Daniel Freund MEP on Viktor Orbán’s dismantling of democracy and the rule of law in Hungary and how the European Union should react to it.
Daniel Freund (born 1984 in Aachen, Germany) has been a member of the European Parliament since 2019.
Previously, he served as head of Advocacy for EU Integrity at the Brussels office of Transparency International.
Freund is a member of the European Green Party group and the Constitutional and Budgetary Control Committee. in the European Parliament.
He focuses on issues such as transparency, democracy, the fight against corruption and the future of the EU.
Mr. Freund, you have been very vocal on the issue of Hungary and the rule of law. Yet many argue that Viktor Orbán’s government is democratically elected and that Hungary is being singled out unfairly by the EU. Where will this clash lead?
In any democracy, winning an election does not mean you can steal taxpayers’ money, or trample on fundamental rights, or that the Constitution no longer applies to you. There is a separation of powers, there are basic values in any democracy, and no matter how big your win might be, you have to respect them and play by the rules.
Orbán doesn’t play by these rules?
No. He, his family, and friends are stealing on an industrial scale. We are talking billions of euros of EU taxpayer money here. The EU must defend against this. Just imagine where we would end up if all or large chunks of the EU budget are stolen? All 27 member states have joined the European Union by accepting the treaties, EU values and existing legislation. If a government or member state violates these values and principles, the EU as a whole must stand up and defend them. Because if it doesn’t, it will ultimately fall apart.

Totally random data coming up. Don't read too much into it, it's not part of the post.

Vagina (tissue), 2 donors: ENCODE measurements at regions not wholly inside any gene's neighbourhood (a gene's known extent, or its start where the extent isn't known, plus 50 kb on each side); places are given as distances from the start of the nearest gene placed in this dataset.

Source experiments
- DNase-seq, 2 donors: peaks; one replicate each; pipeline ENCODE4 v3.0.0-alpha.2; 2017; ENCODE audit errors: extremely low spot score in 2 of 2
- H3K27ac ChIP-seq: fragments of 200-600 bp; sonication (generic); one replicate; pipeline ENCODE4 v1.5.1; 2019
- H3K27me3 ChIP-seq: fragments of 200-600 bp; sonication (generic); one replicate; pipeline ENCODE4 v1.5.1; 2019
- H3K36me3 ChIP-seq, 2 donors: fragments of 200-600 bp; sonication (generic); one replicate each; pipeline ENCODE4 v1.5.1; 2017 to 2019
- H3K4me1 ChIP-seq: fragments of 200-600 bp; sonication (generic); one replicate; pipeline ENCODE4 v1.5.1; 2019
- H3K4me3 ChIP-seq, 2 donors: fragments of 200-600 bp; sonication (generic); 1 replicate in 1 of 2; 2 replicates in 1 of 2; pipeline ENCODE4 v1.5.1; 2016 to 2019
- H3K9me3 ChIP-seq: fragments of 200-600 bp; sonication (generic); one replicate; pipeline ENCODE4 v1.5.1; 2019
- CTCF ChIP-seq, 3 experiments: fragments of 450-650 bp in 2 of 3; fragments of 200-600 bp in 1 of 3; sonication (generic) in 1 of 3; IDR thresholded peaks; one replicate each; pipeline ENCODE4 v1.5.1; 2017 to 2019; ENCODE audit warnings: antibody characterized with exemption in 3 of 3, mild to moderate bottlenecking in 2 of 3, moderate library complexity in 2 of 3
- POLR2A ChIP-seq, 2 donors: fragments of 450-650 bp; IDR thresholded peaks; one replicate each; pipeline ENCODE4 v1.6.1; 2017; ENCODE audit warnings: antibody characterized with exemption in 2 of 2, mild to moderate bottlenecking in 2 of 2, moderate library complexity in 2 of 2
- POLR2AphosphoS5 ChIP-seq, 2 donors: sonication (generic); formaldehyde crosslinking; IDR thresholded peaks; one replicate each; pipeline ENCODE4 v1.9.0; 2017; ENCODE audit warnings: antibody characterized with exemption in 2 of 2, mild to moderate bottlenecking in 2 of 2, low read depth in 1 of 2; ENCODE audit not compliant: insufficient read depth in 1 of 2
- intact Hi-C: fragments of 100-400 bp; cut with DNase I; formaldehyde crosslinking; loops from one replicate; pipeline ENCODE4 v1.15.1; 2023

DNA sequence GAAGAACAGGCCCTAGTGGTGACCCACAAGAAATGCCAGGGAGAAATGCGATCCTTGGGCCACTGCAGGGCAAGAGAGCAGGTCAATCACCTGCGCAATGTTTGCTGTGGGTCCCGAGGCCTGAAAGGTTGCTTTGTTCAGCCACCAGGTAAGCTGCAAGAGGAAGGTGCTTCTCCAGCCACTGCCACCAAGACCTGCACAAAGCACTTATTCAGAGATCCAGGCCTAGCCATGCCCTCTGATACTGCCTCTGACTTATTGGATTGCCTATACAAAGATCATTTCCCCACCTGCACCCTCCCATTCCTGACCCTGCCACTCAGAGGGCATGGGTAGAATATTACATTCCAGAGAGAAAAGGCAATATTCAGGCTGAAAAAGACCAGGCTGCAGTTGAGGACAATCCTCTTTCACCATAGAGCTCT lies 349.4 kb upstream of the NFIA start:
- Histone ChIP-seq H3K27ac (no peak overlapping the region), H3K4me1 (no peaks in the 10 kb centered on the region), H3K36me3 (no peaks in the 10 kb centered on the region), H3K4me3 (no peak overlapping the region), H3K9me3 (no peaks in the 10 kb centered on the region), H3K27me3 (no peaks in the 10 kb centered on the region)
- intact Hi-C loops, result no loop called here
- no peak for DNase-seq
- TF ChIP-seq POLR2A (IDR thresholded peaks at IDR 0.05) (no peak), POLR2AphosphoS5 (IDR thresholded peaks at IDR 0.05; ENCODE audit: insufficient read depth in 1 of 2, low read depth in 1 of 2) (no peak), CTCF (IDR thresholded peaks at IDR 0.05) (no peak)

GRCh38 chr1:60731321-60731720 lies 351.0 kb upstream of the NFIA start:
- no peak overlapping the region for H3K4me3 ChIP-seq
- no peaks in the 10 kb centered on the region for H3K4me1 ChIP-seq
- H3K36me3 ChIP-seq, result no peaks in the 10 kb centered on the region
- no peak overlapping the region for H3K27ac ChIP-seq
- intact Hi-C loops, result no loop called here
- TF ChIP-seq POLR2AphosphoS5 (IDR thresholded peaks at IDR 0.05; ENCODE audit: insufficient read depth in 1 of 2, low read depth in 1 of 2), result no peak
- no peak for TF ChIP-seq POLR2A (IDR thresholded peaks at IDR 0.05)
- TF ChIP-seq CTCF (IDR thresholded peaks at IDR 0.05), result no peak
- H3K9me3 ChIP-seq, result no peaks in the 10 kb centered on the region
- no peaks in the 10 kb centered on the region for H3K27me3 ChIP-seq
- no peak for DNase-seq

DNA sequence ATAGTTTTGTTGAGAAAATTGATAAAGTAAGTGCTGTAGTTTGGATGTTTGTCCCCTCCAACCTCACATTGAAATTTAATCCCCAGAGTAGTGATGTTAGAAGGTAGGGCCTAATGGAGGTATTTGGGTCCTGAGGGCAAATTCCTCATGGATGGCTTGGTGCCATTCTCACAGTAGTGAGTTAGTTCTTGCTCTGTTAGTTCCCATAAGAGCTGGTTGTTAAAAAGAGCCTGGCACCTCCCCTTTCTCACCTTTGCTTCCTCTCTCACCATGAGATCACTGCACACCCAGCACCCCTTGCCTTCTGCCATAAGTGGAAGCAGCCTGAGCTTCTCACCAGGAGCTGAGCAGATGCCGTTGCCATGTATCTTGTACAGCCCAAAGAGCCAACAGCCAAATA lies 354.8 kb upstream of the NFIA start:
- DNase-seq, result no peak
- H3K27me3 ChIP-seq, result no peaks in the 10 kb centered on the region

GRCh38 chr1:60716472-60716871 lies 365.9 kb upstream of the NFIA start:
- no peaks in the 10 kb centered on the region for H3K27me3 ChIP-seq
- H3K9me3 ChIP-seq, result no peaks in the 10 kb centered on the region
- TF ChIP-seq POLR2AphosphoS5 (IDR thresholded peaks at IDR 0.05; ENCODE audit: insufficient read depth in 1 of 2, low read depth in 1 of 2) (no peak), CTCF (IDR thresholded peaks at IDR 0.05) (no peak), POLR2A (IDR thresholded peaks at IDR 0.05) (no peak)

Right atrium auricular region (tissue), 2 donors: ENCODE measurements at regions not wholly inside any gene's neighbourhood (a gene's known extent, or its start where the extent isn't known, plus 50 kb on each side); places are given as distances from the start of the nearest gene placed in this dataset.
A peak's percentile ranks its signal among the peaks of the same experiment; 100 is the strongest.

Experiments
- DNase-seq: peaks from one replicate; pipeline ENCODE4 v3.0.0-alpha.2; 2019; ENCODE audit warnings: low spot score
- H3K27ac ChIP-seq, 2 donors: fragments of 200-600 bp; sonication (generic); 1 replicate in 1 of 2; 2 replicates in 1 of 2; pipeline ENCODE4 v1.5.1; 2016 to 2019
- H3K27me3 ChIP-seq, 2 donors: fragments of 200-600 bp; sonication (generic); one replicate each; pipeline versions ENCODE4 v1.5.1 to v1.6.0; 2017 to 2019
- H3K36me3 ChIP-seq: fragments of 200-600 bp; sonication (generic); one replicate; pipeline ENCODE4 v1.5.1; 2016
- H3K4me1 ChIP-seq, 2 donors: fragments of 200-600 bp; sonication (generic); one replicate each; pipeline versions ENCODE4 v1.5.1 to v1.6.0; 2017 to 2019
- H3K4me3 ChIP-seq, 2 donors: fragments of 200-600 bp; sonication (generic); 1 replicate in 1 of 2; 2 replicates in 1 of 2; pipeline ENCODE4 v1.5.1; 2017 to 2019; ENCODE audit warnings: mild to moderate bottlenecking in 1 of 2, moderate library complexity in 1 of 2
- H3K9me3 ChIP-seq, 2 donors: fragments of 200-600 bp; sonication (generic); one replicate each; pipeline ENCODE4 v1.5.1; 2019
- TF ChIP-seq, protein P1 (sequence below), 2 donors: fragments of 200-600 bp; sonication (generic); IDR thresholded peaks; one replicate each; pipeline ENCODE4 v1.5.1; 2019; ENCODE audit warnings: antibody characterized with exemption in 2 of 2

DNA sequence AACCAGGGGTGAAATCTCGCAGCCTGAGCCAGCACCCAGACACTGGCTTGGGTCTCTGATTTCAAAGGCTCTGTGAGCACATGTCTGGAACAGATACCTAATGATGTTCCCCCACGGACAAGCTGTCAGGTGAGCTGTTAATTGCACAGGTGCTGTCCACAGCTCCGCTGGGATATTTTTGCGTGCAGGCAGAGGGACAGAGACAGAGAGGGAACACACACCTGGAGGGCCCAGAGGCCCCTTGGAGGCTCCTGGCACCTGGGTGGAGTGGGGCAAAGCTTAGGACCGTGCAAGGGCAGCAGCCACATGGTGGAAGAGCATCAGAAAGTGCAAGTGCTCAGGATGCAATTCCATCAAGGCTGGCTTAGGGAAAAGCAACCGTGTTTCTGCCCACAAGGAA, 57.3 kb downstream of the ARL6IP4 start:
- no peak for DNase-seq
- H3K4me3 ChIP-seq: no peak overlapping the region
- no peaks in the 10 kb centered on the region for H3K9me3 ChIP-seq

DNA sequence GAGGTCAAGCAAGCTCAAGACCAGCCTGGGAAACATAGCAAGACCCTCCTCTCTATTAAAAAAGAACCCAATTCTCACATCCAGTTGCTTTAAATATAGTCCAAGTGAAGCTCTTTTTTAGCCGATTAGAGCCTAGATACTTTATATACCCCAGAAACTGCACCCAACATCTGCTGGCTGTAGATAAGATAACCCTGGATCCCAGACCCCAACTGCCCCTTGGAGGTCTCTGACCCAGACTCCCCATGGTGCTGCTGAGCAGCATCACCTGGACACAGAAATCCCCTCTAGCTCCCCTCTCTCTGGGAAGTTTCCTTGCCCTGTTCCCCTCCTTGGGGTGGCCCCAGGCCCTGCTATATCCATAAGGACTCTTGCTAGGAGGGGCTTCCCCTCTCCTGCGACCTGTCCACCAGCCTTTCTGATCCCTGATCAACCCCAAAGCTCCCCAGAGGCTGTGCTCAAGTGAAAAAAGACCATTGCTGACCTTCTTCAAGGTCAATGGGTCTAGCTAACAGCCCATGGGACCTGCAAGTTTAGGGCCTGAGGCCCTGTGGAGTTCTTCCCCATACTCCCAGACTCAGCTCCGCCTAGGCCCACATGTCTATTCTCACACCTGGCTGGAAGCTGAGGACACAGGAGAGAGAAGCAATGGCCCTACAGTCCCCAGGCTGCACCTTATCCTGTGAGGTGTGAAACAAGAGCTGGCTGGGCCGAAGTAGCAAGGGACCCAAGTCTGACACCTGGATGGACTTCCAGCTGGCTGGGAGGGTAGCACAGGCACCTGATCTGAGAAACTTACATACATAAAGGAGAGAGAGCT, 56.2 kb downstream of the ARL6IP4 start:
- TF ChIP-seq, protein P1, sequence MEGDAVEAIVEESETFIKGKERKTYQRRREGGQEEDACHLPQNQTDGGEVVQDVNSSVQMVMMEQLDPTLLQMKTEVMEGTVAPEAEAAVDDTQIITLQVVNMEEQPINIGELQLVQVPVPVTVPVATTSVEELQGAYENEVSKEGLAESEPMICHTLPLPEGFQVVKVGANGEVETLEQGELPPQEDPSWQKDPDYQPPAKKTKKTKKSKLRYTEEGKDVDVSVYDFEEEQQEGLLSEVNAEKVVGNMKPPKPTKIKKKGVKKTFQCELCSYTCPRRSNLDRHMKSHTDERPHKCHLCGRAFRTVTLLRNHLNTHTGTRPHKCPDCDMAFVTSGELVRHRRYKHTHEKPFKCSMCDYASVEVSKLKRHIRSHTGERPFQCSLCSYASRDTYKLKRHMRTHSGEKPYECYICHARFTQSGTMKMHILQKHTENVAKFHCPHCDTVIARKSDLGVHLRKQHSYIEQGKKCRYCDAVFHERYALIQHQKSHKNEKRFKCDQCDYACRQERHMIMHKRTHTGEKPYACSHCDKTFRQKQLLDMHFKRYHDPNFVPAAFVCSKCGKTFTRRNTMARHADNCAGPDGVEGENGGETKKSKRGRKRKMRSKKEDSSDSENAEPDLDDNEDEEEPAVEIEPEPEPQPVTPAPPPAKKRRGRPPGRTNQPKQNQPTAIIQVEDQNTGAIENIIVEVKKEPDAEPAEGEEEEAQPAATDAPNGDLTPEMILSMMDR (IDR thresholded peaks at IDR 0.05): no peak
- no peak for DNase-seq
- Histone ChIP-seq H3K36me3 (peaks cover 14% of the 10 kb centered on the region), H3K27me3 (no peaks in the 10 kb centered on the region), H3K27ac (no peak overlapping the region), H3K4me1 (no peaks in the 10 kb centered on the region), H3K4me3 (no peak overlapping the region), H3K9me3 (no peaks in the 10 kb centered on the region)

If a member state does not wish to abide by those values and rules any longer, they are free to leave – the United Kingdom went down that route recently. What you cannot do is say that we stay inside the union, but that we no longer respect the rules we previously agreed to, including upholding rulings of the European Court of Justice, but still claim EU money.
So you do not see that this issue can be settled by talks between Brussels and Budapest?
This is about the very survival of the Union. It is about defending the body of laws and treaties that make up the EU. The alternative is for the EU to cease to exist. Orbán cannot decide for all other member states, or for the 450 million Europeans, that the legal order of the EU no longer exists.
How do you respond to Orbán’s argument that Germany or France are held to a different standard than smaller EU states like Hungary?
That’s just an excuse for his behaviour, it is whataboutism. We are debating the question of whether Hungary protects the financial interests of the Union and whether it abides by the most fundamental EU values. There are of course other countries that do not respect certain fundamental values and where the financial interests of the Union are at risk.
The first one that comes to mind is Poland, where we have had severe attacks on the independence of the judiciary and an Article 7 procedure as well. But there are issues with the rule of law in almost every other member state that need to be addressed. The new government in Italy is probably the largest risk factor. If what happened in Hungary happens in Italy, it really becomes existential.
Yet so far, the degree of severity that we see in Hungary and in Poland has no equivalent in other member states. Moreover, Poland is almost four times as large as Hungary, so this is not a question of whether a country is smaller or bigger but of who respects fundamental values and the rule of law and who does not.
Has the EU become more lenient towards Poland since the war in Ukraine became its top priority?
Frankly, the EU has been very lenient in all of these cases! Nonetheless, it is true that the Russian war against Ukraine has changed things. For a long time, the cases of Hungary and Poland were “paired”. There was an Article 7 infringement procedure against both of them. After 24 February 2022, the Commission started applying the new conditionality mechanism to Hungary, but not to Poland. Nevertheless, we still have a parallel track as neither country has received any funding yet from the Corona recovery fund.